MASTER GUIDE: Everything You Need To Know About World Cup Group F

Ewan Watt Freelance Writer
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Here it is, soccer fans. The Daily Caller’s Ultimate Master Guide To Everything You Ever Need To Know About The 2014 FIFA World Cup In Brazil.

Brace yourself for over a month’s worth of whining from the MLB/NFL/NBA purist who doesn’t understand the offside rule and insists the game “still sucks.” Prepare for some thoroughly embarrassing “expert” opinions from that guy in the bar who thinks the game was invented in 1992. And yes, there will more than likely be some tedious BuzzFeed listicles about the best player simulations, eccentric jerseys and players that look like cats. 

All that aside, there should be some great entertainment on the field.  

For the entirety of the tournament, Ewan Watt will be providing grizzled, foul-tempered Scottish punditry for The Daily Caller on everything you need to know about the 2014 World Cup in Brazil. This will range from a comprehensive background on each team, short posts on the games, and some history, ranging from failed drug tests to a team’s struggle to understand the rules to why an Arab prince halted the game and got a referee’s decision overturned.

In the build up, we’ll be releasing guides to the different groups, so buckle in, study up and become the master you’ve always said you were anyway.

Click Here For Everything You Need To Know About Group A

Click Here For Everything You Need To Know About Group B

Click Here For Everything You Need To Know About Group C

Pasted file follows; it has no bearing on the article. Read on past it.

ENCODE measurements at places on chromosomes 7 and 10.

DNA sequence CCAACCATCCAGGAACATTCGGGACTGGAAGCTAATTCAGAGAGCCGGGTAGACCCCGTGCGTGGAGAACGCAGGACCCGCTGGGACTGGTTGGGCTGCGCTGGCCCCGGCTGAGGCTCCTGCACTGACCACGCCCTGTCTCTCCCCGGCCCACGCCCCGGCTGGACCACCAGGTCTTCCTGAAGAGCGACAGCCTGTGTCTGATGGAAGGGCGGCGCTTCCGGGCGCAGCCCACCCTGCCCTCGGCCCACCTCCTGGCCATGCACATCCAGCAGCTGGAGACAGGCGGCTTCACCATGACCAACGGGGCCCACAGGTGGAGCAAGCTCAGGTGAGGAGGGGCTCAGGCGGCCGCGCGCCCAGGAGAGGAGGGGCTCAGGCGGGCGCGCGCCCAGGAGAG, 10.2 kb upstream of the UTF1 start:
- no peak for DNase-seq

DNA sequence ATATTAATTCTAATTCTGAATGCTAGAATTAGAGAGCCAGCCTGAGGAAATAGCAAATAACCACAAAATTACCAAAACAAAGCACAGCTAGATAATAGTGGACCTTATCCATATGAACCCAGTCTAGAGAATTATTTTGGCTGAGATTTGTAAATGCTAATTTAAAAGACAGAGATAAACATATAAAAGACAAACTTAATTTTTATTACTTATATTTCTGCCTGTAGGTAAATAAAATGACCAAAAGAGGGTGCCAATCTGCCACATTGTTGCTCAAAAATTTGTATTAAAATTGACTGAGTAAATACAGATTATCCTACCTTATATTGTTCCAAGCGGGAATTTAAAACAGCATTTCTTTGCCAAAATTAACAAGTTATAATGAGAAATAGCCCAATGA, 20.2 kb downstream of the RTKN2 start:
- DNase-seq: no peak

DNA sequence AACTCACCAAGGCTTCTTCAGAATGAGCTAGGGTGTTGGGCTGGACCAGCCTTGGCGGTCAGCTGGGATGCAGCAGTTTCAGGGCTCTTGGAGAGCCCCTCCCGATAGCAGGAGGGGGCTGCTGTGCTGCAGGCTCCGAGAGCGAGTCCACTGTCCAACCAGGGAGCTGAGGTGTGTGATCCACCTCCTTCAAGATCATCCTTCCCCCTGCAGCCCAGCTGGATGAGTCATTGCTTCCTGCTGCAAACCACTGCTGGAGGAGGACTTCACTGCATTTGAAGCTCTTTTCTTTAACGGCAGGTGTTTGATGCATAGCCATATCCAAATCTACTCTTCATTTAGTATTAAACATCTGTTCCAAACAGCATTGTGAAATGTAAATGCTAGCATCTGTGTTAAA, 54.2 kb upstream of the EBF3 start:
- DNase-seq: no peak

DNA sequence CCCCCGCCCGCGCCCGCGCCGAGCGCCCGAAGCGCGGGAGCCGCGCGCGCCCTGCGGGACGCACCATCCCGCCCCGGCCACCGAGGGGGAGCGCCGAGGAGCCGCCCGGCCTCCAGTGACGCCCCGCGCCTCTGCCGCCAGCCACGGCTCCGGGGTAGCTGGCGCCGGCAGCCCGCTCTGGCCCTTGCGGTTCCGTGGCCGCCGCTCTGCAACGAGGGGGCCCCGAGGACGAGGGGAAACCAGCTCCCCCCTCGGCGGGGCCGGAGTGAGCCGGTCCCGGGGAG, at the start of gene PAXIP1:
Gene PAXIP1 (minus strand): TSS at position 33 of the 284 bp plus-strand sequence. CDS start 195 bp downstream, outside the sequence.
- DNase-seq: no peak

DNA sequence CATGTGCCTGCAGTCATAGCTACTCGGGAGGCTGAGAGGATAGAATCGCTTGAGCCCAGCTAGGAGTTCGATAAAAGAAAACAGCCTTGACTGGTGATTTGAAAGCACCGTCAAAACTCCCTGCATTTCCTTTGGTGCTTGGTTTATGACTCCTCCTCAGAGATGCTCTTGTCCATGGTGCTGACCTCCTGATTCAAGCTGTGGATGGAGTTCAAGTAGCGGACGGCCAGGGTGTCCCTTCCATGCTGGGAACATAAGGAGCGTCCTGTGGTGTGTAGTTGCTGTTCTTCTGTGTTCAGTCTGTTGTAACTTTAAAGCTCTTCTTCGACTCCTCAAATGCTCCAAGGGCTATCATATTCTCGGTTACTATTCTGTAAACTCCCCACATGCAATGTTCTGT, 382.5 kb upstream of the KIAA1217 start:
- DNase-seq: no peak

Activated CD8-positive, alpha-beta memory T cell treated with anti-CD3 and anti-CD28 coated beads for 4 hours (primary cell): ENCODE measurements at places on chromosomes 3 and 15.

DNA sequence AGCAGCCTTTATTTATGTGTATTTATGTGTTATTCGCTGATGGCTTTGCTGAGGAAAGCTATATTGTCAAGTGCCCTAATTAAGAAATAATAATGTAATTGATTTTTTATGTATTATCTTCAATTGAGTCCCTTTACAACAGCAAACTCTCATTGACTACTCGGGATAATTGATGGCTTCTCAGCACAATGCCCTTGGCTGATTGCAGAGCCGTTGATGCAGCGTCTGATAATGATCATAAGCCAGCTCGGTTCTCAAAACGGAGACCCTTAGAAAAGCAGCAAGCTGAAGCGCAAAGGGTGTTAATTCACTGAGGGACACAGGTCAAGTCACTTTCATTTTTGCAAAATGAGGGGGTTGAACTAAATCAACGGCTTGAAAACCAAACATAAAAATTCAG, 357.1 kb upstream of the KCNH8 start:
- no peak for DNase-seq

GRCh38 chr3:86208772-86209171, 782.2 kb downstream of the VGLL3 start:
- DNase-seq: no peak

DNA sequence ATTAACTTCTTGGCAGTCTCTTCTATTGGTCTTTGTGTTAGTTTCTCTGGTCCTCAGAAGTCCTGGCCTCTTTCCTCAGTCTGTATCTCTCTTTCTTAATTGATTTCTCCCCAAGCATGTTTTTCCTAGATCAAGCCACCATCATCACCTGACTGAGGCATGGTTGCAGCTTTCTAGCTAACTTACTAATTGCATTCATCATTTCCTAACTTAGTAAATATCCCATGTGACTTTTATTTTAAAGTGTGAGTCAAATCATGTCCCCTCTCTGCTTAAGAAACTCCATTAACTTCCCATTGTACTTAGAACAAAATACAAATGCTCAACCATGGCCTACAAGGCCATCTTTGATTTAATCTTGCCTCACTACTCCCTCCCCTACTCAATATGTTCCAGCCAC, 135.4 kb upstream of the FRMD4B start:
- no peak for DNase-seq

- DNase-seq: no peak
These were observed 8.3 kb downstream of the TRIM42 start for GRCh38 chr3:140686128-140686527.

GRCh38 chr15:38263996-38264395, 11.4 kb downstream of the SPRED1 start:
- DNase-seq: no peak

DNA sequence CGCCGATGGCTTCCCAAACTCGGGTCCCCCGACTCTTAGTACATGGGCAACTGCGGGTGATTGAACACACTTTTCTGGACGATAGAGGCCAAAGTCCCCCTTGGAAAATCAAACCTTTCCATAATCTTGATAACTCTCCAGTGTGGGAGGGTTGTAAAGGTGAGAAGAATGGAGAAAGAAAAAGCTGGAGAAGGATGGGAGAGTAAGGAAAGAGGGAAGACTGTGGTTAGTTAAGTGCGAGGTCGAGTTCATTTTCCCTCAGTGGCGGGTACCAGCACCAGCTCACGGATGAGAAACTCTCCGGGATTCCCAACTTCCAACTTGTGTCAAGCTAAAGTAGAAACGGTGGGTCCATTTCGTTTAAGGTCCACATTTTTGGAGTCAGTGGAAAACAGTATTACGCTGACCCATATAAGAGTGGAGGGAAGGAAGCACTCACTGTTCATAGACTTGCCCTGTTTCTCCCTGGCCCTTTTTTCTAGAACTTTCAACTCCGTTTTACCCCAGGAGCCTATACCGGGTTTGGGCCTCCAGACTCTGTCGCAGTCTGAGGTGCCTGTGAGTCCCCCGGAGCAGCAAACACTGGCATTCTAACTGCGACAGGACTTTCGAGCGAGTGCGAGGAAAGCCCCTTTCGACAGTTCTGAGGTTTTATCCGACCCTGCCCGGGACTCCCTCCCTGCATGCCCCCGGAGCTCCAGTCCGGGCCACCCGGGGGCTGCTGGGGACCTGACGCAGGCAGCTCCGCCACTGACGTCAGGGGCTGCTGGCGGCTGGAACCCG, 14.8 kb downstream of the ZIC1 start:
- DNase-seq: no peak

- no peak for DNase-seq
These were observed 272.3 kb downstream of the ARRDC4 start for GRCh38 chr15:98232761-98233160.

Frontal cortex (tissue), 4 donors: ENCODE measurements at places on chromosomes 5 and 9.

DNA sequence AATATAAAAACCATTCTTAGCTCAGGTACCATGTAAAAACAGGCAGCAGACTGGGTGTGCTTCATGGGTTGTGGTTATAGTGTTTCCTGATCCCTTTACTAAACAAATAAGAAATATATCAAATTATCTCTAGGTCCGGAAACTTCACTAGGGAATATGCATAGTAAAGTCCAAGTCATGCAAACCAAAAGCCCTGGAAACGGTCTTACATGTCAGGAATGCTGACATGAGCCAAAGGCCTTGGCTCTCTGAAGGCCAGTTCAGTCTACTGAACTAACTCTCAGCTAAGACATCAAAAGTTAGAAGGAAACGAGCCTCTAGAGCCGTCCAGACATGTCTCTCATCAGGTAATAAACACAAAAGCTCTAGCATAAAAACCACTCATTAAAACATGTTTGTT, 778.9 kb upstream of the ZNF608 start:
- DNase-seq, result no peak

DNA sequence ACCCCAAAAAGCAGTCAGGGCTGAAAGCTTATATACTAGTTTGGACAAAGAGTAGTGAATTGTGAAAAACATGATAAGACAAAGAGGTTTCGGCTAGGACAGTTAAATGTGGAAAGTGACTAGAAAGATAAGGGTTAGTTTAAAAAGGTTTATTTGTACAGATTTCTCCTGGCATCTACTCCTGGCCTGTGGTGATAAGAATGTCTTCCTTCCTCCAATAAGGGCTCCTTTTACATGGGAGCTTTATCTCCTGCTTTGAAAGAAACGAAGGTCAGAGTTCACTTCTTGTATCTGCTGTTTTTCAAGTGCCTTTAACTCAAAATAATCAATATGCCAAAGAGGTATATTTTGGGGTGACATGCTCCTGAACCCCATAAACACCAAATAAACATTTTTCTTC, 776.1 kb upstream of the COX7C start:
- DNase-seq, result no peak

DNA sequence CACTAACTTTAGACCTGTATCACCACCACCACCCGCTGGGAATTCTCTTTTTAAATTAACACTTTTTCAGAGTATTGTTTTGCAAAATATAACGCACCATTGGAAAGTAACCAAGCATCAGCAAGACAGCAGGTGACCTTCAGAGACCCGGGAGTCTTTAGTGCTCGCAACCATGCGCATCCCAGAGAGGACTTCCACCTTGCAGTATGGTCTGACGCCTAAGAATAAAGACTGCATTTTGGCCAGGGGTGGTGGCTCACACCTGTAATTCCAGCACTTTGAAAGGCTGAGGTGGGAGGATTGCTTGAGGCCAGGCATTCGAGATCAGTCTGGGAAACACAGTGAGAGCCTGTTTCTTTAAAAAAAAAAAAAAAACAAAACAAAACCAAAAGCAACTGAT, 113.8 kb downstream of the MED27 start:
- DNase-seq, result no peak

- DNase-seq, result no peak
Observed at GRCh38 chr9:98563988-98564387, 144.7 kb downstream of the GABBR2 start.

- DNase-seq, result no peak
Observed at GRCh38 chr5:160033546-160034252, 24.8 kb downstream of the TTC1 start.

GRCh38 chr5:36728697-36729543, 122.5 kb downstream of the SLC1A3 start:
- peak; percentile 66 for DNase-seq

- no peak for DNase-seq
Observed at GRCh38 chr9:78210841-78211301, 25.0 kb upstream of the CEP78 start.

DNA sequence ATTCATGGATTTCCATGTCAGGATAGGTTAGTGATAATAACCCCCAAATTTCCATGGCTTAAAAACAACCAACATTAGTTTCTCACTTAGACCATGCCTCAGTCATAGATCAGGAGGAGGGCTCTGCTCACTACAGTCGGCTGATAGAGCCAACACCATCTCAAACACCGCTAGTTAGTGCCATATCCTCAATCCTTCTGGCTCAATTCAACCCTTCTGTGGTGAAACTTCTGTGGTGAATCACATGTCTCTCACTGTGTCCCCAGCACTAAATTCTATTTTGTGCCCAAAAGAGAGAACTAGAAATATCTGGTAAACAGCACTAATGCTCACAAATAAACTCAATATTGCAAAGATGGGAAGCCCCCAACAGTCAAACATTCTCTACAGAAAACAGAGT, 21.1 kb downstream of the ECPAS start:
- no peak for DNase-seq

Click Here For Everything You Need To Know About Group D

Click Here For Everything You Need To Know About Group E

Click Here For Everything You Need To Know About Group G

Click Here For Everything You Need To Know About Group H


Overview: At some point during this World Cup, Argentina will be regarded as favorites. Whether it’s a five-goal demolition during the group stages or one of the greatest goals scored at a World Cup, pundits will start raving about Argentina’s prospects only for La Albiceleste to fall short and disappoint.

Since losing their title in a rather temperamental 1990 World Cup final, the Argentine’s have had no shortage of talent, but have failed to get beyond the quarter-finals. Worse still, since winning the World Cup in 1986, Argentina have won just three World Cup knockout matches in normal time.

As ever, Alejandro Sabella brings a team filled with quality, most notably their captain and the greatest player of his generation, Barcelona’s Lionel Messi. And yet, like Cristiano Ronaldo with Portugal, Messi has often been criticized for struggling to bring his exploits at club level to big games on the international stage. As Argentina qualified comfortably for Brazil, Messi’s recent performances for his country suggest that he could answer some of his critics at the World Cup.

But others have also come under the microscope, including Sergio Agüero, who has enjoyed yet another fruitful season in England with Manchester City — and will be expected to deliver in Brazil.

After his inspiring performance in the Champions League Final, Real Madrid’s Angel Di Maria will also have captured a bit more attention.

Like qualifying, the Argentine’s should coast through their group, but similar predictions were made when they crashed out, albeit against tougher opposition, in 2002.